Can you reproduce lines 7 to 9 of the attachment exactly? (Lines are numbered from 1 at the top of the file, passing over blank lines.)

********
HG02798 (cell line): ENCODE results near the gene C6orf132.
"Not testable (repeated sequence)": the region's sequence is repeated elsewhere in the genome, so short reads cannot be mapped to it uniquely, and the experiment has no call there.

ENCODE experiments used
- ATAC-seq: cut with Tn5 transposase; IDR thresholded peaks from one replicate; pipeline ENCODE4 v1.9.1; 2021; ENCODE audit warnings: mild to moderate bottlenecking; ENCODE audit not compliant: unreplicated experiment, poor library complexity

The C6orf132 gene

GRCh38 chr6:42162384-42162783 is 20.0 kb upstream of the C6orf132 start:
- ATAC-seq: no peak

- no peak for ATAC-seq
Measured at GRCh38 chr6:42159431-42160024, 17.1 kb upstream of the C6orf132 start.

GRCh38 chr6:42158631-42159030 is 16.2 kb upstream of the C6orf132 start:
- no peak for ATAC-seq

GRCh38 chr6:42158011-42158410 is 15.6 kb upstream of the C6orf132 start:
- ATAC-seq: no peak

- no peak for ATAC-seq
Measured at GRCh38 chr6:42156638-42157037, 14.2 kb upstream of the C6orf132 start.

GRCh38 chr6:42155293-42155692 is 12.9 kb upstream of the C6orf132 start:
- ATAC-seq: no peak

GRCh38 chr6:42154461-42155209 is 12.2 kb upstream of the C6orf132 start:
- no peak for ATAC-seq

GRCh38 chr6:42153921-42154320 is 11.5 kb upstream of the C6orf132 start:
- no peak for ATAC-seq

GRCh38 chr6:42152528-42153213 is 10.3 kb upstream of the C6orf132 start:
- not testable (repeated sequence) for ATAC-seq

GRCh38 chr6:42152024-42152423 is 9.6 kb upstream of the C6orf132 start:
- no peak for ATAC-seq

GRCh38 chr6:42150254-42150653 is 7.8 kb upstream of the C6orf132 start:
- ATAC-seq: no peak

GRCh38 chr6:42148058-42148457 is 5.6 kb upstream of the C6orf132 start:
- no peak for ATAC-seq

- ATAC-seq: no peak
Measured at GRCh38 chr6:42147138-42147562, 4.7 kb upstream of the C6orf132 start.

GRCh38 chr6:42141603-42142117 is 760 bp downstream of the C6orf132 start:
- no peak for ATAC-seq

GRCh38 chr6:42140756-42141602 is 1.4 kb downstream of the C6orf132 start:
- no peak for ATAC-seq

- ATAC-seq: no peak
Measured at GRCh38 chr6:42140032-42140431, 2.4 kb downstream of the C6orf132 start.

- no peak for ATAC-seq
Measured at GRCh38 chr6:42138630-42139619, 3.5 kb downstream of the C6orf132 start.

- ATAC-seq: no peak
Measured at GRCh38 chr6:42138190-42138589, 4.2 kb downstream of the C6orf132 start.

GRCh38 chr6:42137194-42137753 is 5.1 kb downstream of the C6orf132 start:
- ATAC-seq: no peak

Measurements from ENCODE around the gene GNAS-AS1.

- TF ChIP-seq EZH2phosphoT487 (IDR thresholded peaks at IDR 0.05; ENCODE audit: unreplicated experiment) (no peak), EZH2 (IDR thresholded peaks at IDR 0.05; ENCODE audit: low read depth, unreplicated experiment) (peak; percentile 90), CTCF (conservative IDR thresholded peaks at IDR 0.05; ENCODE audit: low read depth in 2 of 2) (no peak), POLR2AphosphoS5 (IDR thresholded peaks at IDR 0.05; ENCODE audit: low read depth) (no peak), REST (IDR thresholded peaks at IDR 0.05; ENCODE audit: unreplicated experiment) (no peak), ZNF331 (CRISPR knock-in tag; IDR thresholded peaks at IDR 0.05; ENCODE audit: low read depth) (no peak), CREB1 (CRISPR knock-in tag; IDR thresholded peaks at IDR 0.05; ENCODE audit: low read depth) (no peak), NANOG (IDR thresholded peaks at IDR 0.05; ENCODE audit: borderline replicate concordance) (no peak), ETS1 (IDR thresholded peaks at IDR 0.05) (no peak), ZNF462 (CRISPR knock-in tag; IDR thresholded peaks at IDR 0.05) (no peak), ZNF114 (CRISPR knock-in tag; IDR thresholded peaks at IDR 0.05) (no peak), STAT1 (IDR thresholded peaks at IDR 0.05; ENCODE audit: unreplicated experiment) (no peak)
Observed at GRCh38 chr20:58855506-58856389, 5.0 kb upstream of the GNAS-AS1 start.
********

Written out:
- ATAC-seq: no peak

- no peak for ATAC-seq
Measured at GRCh38 chr6:42159431-42160024, 17.1 kb upstream of the C6orf132 start.